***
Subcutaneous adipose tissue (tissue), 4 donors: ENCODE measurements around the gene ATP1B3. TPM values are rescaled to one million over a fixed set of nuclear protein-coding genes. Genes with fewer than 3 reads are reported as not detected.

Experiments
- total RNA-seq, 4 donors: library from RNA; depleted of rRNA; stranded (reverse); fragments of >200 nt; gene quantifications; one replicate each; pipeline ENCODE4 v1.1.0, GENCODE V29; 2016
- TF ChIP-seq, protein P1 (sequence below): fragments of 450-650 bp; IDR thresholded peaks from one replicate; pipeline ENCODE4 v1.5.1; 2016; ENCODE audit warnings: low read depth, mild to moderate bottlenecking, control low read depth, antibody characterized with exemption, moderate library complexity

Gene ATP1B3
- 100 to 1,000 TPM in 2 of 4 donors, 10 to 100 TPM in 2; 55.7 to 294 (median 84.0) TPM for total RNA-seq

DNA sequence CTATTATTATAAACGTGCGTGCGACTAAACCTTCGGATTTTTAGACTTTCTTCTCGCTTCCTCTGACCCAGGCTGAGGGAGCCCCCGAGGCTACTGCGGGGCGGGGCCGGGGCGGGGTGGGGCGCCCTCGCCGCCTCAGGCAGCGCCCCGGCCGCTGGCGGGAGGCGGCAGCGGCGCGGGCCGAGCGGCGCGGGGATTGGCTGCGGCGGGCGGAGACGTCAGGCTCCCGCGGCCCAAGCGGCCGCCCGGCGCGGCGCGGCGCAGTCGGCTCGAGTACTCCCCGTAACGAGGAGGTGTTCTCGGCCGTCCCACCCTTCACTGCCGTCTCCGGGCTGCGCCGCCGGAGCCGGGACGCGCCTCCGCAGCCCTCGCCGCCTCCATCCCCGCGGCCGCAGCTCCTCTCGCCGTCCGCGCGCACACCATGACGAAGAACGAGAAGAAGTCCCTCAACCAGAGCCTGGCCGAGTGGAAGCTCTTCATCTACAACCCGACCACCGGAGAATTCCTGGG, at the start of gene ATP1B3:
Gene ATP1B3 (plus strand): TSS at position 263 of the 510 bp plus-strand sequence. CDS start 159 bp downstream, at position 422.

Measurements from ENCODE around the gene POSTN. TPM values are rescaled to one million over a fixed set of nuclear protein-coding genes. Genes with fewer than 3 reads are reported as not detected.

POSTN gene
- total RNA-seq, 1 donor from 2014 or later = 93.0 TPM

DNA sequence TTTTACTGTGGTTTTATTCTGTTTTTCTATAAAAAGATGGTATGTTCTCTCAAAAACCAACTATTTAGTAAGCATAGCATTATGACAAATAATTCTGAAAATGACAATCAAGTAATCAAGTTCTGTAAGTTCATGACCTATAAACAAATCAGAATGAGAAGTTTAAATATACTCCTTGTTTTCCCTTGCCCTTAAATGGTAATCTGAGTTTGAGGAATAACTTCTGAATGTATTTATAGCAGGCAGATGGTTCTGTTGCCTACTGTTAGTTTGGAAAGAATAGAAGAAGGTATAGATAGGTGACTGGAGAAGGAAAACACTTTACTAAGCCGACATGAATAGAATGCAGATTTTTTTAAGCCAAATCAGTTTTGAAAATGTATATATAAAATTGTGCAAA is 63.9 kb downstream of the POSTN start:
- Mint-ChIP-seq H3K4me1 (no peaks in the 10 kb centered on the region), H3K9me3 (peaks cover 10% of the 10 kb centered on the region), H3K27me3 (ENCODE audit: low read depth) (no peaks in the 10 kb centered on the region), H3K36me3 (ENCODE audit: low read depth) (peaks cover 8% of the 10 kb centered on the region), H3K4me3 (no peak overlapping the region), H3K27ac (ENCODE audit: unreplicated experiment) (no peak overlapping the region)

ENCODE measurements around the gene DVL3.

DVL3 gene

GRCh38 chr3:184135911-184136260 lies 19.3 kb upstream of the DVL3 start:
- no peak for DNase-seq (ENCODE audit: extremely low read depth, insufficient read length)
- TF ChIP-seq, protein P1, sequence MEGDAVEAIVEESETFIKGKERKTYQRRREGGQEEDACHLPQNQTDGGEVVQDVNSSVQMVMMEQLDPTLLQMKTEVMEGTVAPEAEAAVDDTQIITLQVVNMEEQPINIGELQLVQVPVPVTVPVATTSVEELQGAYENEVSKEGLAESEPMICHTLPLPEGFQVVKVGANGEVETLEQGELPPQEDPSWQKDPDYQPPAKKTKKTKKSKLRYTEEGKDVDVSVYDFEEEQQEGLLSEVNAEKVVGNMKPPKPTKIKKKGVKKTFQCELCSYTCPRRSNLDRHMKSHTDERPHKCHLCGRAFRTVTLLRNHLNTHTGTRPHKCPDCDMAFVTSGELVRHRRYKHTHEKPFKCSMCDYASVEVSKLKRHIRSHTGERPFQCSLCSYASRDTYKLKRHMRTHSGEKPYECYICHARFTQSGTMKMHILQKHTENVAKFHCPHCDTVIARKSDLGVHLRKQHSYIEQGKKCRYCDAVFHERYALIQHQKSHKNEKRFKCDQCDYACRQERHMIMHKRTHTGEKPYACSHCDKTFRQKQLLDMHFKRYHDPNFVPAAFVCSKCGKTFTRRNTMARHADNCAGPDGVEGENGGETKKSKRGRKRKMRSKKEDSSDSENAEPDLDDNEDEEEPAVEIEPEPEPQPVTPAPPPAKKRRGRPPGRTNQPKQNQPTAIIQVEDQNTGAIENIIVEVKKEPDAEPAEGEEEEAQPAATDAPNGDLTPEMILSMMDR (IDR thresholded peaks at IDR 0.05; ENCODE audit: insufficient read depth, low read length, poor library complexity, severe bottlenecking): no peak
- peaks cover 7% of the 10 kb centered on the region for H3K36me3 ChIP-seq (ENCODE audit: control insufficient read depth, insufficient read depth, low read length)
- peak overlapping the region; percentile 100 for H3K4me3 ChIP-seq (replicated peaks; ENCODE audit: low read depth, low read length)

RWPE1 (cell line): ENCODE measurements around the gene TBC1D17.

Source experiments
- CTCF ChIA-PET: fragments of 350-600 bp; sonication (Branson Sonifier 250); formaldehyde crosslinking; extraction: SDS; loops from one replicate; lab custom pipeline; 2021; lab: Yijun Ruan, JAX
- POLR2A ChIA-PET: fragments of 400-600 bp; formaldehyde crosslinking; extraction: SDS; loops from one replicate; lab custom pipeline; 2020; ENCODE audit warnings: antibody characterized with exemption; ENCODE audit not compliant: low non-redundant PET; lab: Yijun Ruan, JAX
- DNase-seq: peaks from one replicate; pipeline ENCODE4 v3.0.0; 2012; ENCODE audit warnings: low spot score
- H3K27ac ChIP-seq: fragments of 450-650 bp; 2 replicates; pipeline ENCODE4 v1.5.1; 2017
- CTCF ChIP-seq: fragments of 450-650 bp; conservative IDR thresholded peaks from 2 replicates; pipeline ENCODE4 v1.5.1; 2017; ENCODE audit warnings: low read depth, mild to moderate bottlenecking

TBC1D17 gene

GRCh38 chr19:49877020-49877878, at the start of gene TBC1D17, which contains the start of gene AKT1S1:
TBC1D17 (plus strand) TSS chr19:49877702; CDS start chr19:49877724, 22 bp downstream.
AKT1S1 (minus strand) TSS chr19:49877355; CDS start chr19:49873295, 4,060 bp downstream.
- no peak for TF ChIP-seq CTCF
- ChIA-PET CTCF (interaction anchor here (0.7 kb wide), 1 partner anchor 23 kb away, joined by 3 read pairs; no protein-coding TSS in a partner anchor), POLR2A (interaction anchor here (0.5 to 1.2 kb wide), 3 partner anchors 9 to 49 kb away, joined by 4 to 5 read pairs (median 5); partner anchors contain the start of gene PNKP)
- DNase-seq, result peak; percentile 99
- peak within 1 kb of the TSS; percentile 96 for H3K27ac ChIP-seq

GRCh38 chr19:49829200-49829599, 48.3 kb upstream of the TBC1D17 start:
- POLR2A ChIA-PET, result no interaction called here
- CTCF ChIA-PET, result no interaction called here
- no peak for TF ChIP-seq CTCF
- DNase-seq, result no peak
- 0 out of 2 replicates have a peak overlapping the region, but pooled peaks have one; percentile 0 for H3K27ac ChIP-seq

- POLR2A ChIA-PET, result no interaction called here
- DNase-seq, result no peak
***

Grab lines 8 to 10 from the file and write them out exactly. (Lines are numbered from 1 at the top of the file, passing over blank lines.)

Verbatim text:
Gene ATP1B3 (plus strand): TSS at position 263 of the 510 bp plus-strand sequence. CDS start 159 bp downstream, at position 422.

Measurements from ENCODE around the gene POSTN. TPM values are rescaled to one million over a fixed set of nuclear protein-coding genes. Genes with fewer than 3 reads are reported as not detected.

POSTN gene